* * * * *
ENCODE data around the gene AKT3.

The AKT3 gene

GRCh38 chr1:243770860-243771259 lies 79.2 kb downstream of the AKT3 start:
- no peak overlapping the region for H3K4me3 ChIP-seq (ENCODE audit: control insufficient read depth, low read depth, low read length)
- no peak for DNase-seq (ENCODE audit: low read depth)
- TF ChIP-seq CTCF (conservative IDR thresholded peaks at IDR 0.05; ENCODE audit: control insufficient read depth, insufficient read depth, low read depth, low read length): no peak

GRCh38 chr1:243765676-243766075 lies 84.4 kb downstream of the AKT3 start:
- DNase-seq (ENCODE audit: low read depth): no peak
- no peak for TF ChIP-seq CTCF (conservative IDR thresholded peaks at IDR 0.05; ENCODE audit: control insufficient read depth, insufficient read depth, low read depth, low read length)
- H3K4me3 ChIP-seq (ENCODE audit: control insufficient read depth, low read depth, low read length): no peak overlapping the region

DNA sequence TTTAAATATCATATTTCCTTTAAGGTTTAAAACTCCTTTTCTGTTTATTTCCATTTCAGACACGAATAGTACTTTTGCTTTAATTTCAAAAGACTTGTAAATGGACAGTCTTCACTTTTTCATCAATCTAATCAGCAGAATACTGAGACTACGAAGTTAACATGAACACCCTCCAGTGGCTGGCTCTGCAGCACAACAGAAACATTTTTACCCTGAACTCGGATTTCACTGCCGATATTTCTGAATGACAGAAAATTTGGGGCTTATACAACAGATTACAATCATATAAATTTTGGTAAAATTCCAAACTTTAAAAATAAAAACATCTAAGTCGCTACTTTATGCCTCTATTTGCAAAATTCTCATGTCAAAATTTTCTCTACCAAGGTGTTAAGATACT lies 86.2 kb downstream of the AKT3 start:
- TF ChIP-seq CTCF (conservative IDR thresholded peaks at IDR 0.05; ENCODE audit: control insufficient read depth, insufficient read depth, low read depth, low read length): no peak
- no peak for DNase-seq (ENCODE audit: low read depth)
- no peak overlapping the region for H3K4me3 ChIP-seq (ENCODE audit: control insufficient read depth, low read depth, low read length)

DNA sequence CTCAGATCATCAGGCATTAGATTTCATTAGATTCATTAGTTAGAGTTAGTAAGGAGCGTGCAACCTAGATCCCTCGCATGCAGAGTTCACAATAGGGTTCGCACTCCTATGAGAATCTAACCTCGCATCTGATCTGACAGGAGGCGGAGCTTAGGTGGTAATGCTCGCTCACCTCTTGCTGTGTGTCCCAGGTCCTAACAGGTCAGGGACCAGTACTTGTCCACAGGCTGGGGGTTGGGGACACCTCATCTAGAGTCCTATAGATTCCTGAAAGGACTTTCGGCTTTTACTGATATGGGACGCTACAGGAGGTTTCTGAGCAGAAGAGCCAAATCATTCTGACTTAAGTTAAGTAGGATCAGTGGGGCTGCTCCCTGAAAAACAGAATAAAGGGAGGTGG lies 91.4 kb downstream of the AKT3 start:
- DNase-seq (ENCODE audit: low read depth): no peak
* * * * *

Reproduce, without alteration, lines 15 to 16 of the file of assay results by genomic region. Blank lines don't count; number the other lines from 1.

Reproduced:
DNA sequence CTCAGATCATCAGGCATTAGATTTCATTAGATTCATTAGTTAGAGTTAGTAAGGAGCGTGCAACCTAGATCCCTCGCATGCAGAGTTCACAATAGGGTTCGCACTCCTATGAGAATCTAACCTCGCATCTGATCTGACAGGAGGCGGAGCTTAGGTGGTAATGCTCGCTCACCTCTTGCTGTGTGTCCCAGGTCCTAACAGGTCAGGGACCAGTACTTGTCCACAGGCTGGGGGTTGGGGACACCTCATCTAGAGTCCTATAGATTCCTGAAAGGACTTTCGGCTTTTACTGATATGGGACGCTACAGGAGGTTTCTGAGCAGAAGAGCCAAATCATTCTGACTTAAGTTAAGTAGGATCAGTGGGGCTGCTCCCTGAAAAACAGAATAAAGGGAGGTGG lies 91.4 kb downstream of the AKT3 start:
- DNase-seq (ENCODE audit: low read depth): no peak